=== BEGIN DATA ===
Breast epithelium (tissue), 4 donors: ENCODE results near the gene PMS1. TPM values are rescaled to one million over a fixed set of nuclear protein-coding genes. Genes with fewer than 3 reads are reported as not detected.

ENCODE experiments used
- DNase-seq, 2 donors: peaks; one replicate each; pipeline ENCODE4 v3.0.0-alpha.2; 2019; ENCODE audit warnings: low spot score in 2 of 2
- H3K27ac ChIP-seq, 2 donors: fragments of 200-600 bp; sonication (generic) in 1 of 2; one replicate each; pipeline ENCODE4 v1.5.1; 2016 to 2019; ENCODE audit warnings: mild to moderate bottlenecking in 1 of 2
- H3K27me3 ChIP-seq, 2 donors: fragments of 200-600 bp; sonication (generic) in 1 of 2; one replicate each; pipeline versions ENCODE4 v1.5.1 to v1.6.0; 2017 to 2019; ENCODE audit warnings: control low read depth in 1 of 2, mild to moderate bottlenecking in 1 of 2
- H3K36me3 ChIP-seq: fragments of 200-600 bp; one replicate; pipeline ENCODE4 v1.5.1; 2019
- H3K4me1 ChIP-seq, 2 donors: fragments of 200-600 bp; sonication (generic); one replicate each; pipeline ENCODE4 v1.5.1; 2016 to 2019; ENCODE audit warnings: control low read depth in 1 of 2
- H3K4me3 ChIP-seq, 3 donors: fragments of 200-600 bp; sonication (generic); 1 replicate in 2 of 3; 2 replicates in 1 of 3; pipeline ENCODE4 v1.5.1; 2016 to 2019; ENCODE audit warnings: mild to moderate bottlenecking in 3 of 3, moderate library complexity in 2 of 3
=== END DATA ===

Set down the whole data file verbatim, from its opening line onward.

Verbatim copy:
Breast epithelium (tissue), 4 donors: ENCODE results near the gene PMS1. TPM values are rescaled to one million over a fixed set of nuclear protein-coding genes. Genes with fewer than 3 reads are reported as not detected.

ENCODE experiments used
- DNase-seq, 2 donors: peaks; one replicate each; pipeline ENCODE4 v3.0.0-alpha.2; 2019; ENCODE audit warnings: low spot score in 2 of 2
- H3K27ac ChIP-seq, 2 donors: fragments of 200-600 bp; sonication (generic) in 1 of 2; one replicate each; pipeline ENCODE4 v1.5.1; 2016 to 2019; ENCODE audit warnings: mild to moderate bottlenecking in 1 of 2
- H3K27me3 ChIP-seq, 2 donors: fragments of 200-600 bp; sonication (generic) in 1 of 2; one replicate each; pipeline versions ENCODE4 v1.5.1 to v1.6.0; 2017 to 2019; ENCODE audit warnings: control low read depth in 1 of 2, mild to moderate bottlenecking in 1 of 2
- H3K36me3 ChIP-seq: fragments of 200-600 bp; one replicate; pipeline ENCODE4 v1.5.1; 2019
- H3K4me1 ChIP-seq, 2 donors: fragments of 200-600 bp; sonication (generic); one replicate each; pipeline ENCODE4 v1.5.1; 2016 to 2019; ENCODE audit warnings: control low read depth in 1 of 2
- H3K4me3 ChIP-seq, 3 donors: fragments of 200-600 bp; sonication (generic); 1 replicate in 2 of 3; 2 replicates in 1 of 3; pipeline ENCODE4 v1.5.1; 2016 to 2019; ENCODE audit warnings: mild to moderate bottlenecking in 3 of 3, moderate library complexity in 2 of 3